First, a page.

Looking at the modern context of racism in the 21st century, there is no doubt that the platforming of the far-right has only enabled racism, and the demonization of migrants and refugees. The far-right hold many figures as their heroes, from the likes of Katie Hopkinson, to Tommy Robinson, Milo Yiannopolous, and Nigel Farage. The fact that personalities such as Hopkins (formerly) and Farage are allowed their own radio shows on a channel as influential and popular as LBC is appalling, and reveals a culture of incompetence and irresponsibility in the British media. Hopkins has been normalised to such an extent, that she also had a night show on TLC. Such rich rewards for such appalling rhetoric, reveals that the media is either oblivious to, or does not care for the impact of the racism espoused by Hopkins. It reflects the fact that the news rooms and the editorial boards are predominantly male, stale and pale. The concerns of minorities remain unheard and brushed aside, while a loudspeaker supports the voices of oppression.
This is a recurring pattern that has been seen throughout the 20th century also. It is clear that racism is an ever-present feature in any society, that is clear, and the argument is not that it is caused wholly, or only by the media. However, it can be encouraged by the media, and this encouragement can lead to violence or to action. The 1950s persecution of the black community saw the rise of the Teddy Boys; gangs of young men who would go ‘n***** hunting’. The post-war era is seen as a period of liberal politics, which saw the citizens of the Commonwealth invited to Britain, however this was merely a means to an end. Labour shortages meant immigration was necessary to run the new NHS hospitals, as well as other public services such as buses and railways. Though such Acts were voted through, figures bemoaned the threat this posed to British society. The Ministry of Labour found many excuses not to employ black migrants, claiming they were lazy and unreliable (David Kynaston, Austerity Britain). Kynaston also writes in Modernity Britain, that Teddy Boys were motivated by black men having white girlfriends, and would use violence against them. Conditions in areas such as Hammersmith were deteriorating, with Tony Benn comparing it to a state of apartheid. This led to the Daily Mirror arguing migrants should have jobs before settling in the UK. Such a demand shows a lack of understanding of the reasons people have to migrate, as well as the fact that the blame was placed upon the migrants for the violence, rather than the violent perpetrators. Such claims further the cause of the far-right, and enable arguments for closed borders.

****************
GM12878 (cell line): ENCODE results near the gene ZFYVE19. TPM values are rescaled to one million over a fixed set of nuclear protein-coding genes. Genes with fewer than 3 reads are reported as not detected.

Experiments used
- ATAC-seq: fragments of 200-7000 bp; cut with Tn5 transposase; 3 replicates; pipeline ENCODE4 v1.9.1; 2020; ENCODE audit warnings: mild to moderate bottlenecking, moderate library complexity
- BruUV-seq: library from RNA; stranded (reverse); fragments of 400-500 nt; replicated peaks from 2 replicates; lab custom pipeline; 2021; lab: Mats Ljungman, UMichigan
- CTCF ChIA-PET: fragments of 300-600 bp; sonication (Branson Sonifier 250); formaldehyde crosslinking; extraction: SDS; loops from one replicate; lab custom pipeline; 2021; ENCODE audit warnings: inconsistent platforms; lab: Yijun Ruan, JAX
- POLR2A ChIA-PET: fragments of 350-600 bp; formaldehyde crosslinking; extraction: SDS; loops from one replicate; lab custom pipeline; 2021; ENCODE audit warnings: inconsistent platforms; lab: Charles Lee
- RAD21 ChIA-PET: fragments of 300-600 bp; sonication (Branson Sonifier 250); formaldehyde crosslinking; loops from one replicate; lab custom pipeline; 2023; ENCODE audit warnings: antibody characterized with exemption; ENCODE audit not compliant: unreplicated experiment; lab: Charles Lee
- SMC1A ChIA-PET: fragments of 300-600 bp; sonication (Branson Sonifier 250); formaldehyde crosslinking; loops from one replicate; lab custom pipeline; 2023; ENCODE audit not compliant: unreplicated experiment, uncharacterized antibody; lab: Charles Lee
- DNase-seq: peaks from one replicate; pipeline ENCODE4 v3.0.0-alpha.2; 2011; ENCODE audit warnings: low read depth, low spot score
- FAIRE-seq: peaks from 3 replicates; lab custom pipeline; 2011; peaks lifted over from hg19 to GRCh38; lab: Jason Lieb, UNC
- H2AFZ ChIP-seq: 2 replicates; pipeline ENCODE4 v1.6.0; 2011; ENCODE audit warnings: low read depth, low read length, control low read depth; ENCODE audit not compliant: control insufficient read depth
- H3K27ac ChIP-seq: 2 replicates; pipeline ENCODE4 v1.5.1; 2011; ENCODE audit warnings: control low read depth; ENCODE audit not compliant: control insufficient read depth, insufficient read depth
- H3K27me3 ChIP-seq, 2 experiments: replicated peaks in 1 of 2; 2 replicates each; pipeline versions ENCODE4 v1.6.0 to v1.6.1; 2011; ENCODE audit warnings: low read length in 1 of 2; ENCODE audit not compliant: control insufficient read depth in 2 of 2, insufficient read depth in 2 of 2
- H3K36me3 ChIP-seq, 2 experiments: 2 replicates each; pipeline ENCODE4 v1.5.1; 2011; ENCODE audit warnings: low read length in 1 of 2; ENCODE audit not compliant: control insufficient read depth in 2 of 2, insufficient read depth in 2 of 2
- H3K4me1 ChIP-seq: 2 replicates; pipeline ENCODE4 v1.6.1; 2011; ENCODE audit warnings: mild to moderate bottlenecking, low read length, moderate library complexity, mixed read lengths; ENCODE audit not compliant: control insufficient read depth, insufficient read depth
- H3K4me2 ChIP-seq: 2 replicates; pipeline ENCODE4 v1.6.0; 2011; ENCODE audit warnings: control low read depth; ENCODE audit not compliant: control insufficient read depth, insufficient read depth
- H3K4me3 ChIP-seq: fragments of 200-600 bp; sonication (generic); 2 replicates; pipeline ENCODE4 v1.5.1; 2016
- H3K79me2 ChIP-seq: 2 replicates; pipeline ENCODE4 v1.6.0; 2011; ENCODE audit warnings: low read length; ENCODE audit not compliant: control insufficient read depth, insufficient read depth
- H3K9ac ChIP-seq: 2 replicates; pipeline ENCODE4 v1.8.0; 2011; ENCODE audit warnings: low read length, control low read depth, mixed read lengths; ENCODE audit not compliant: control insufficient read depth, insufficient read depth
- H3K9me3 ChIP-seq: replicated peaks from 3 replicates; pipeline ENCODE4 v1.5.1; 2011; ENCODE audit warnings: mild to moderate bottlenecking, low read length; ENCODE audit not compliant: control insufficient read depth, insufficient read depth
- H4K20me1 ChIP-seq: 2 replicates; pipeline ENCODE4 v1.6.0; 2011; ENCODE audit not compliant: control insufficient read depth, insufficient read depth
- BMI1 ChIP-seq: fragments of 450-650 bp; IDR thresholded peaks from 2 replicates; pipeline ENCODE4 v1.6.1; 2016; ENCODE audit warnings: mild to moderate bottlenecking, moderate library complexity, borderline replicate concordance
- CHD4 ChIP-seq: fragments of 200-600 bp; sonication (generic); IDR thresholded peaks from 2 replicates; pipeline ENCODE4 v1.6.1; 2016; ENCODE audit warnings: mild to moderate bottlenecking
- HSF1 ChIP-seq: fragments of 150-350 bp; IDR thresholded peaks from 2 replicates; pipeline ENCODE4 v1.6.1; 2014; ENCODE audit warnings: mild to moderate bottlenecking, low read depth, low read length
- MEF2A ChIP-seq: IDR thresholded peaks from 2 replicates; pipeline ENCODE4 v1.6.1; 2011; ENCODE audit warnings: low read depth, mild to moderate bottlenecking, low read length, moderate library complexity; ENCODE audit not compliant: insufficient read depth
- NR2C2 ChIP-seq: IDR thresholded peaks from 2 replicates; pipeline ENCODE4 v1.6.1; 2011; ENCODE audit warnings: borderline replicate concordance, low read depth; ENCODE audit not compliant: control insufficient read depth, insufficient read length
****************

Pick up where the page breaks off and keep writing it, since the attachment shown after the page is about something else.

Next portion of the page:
To bring this back to the current day, the media has a vital role to report accurately, rather than seeking profits by selling the stories that it believes the public wants to hear. The stale, pale and male boardrooms of the news channels, and papers are not at all reflective of society, and thus it is no surprise that in the 2017 election, they were so out of touch with the appeal of Corbyn, and a more progressive and socially just movement at the front of the Labour Party. Clearly a person who refers to refugees as ‘cockroaches’ is irresponsible, and to be rewarded for such actions reveals the immorality of the boardrooms, and of Fleet Street. Recently, the headlines have been dominated by the topic of acid attacks, a number of which have targeted Muslims. Such an act is reflective of teddy boy attacks in the 1950s, as a recurring pattern is evident in that it has been perpetuated by a media narrative that has sewn division within society, and enabled action to be taken by racist vigilantes. It is simply incorrect that all views must be tolerated, especially when some are so dangerous.